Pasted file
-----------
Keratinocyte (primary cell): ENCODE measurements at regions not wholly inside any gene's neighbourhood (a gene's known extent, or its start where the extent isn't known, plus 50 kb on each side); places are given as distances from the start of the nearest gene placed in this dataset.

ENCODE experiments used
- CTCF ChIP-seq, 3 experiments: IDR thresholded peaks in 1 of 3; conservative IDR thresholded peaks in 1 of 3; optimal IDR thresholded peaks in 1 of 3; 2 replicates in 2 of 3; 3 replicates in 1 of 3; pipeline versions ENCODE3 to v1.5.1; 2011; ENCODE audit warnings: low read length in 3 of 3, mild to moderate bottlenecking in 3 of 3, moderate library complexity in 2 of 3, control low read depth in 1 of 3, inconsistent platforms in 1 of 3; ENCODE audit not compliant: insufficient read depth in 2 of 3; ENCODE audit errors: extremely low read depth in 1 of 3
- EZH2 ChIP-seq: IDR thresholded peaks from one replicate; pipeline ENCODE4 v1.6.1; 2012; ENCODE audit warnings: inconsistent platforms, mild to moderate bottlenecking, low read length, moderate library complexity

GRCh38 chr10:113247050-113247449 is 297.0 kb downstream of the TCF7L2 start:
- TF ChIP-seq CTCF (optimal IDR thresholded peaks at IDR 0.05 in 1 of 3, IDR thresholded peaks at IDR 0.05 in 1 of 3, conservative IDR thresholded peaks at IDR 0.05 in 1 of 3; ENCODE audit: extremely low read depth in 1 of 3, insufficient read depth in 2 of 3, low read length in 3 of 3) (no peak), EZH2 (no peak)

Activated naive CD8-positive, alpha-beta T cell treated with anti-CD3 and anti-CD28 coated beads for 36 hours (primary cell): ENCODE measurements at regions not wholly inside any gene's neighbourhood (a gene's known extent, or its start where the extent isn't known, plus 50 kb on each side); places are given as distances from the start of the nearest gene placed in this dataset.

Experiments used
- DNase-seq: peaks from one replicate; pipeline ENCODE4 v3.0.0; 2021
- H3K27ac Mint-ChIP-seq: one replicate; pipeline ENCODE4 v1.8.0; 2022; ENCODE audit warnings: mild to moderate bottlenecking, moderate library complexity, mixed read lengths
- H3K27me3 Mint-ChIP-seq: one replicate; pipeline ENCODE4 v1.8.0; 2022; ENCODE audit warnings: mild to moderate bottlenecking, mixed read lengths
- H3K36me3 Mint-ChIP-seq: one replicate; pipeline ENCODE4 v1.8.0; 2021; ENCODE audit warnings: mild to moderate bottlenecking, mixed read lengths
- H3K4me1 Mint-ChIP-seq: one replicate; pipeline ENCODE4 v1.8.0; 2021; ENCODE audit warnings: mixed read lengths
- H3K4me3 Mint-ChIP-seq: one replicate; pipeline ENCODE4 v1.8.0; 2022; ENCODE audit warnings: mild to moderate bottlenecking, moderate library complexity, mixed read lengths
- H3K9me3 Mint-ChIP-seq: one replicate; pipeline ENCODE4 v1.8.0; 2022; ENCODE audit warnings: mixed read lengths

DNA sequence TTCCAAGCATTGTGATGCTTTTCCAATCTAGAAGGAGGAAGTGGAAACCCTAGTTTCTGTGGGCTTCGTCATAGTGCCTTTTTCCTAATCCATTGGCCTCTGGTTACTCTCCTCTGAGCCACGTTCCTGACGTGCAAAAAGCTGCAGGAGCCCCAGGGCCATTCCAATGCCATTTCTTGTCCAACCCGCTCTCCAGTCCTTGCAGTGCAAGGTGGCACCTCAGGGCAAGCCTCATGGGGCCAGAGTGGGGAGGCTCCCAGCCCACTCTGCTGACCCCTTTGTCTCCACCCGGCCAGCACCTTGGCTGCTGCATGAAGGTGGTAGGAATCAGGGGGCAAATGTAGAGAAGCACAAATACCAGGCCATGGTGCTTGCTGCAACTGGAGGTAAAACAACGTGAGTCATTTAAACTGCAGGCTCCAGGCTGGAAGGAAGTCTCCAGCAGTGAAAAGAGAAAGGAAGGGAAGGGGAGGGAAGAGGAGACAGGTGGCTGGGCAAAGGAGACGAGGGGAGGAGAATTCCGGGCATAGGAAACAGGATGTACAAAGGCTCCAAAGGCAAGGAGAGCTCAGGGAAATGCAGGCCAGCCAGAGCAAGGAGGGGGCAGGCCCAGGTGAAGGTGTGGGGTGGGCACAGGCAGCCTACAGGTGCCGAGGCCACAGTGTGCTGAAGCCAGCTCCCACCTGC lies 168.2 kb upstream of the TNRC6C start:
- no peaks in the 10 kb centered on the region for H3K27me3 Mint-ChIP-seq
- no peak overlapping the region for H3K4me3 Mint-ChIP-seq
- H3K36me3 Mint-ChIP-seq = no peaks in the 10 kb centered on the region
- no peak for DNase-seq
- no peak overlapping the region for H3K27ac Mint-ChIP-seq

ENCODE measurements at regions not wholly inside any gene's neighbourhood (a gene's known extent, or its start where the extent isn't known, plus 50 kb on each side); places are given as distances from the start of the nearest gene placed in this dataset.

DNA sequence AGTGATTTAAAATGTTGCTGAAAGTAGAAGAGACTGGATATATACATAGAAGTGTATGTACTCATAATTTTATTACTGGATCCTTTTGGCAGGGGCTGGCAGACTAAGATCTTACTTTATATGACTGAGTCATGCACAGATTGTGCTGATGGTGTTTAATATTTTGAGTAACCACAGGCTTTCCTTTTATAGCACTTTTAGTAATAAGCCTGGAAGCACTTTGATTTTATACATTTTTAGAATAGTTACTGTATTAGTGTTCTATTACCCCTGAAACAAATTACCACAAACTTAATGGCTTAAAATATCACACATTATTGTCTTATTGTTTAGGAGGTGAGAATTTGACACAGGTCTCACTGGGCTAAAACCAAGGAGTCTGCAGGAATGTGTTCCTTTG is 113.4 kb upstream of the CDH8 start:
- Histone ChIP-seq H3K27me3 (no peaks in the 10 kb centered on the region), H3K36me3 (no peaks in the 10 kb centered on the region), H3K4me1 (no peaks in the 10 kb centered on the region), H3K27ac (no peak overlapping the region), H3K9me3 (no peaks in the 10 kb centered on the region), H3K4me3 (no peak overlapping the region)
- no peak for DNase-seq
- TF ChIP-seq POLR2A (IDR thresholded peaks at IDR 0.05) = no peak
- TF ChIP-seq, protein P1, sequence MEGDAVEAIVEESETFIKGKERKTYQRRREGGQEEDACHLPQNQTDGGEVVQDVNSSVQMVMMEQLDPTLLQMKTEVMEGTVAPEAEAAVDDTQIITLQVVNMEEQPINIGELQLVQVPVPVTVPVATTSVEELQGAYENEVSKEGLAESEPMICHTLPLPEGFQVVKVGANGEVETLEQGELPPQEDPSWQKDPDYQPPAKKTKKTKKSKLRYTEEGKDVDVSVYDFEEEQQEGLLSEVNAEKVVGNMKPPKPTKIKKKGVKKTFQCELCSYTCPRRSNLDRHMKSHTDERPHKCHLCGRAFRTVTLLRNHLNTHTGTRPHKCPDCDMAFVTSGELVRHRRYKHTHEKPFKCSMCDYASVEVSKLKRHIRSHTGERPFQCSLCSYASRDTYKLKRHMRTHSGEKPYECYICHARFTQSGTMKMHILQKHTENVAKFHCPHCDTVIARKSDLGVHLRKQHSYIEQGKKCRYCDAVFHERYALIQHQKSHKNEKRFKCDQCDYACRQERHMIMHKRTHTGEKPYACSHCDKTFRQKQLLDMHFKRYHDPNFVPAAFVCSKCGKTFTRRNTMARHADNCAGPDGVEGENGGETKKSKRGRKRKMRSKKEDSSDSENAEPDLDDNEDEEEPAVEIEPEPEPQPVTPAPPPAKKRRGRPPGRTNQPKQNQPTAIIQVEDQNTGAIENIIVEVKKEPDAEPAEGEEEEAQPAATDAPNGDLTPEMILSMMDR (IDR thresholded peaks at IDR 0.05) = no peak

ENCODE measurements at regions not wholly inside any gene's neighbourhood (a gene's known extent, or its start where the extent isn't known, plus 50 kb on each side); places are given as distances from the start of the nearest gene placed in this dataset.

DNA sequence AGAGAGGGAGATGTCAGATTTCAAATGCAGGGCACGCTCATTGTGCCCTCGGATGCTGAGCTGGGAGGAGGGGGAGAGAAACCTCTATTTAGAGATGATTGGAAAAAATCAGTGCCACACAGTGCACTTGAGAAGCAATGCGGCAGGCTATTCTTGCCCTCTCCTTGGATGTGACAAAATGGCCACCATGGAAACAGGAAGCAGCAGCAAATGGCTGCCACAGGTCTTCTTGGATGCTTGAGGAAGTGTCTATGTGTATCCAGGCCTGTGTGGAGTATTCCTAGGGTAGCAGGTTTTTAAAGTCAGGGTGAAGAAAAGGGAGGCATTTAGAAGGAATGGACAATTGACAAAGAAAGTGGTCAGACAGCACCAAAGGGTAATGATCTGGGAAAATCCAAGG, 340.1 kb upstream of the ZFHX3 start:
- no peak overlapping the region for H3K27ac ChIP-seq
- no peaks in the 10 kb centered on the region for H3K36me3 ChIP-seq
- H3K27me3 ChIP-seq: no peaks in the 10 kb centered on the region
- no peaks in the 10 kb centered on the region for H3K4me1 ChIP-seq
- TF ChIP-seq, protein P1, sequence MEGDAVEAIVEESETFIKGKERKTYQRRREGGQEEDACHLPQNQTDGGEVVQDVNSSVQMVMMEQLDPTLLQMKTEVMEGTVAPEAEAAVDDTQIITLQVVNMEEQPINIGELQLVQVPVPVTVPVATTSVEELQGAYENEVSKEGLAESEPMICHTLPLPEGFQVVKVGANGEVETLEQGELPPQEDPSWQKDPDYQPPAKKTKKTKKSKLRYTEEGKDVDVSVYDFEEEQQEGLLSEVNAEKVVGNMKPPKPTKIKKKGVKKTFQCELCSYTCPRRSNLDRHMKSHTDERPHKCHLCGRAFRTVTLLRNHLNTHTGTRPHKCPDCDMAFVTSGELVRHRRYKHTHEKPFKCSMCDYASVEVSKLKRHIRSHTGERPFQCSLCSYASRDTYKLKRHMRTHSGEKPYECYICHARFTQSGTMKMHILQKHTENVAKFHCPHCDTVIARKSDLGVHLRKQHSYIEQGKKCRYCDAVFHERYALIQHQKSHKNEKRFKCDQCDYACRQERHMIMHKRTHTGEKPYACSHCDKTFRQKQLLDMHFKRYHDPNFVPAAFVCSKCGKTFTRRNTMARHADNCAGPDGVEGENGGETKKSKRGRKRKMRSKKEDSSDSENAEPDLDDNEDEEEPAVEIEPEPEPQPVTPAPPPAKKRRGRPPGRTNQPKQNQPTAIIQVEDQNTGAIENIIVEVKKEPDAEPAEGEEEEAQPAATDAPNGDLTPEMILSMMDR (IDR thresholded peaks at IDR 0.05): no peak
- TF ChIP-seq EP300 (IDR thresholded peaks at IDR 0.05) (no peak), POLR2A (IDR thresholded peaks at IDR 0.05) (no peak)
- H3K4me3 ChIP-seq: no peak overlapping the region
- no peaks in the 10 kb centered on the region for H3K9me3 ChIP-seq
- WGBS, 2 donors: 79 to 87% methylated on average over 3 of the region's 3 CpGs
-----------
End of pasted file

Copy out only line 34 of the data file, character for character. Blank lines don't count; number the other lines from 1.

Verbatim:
- TF ChIP-seq, protein P1, sequence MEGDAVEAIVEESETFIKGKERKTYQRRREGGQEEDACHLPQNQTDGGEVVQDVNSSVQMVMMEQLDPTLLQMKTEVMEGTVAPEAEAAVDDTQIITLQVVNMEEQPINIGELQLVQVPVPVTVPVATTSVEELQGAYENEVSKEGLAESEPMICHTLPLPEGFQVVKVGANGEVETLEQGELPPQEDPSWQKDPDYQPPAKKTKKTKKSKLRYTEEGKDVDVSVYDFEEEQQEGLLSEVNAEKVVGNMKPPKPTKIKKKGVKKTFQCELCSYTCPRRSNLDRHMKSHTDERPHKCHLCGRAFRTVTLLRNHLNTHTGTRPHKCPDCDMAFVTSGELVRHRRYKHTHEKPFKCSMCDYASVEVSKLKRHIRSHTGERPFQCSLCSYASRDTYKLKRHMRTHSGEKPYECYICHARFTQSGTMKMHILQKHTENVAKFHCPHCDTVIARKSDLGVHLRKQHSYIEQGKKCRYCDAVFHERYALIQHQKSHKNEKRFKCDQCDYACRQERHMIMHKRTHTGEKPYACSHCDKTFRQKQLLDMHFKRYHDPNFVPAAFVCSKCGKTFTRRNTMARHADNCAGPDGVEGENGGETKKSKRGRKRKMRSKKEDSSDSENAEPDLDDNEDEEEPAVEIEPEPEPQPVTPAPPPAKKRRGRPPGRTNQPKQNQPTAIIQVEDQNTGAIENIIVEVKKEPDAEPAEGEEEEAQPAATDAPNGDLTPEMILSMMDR (IDR thresholded peaks at IDR 0.05): no peak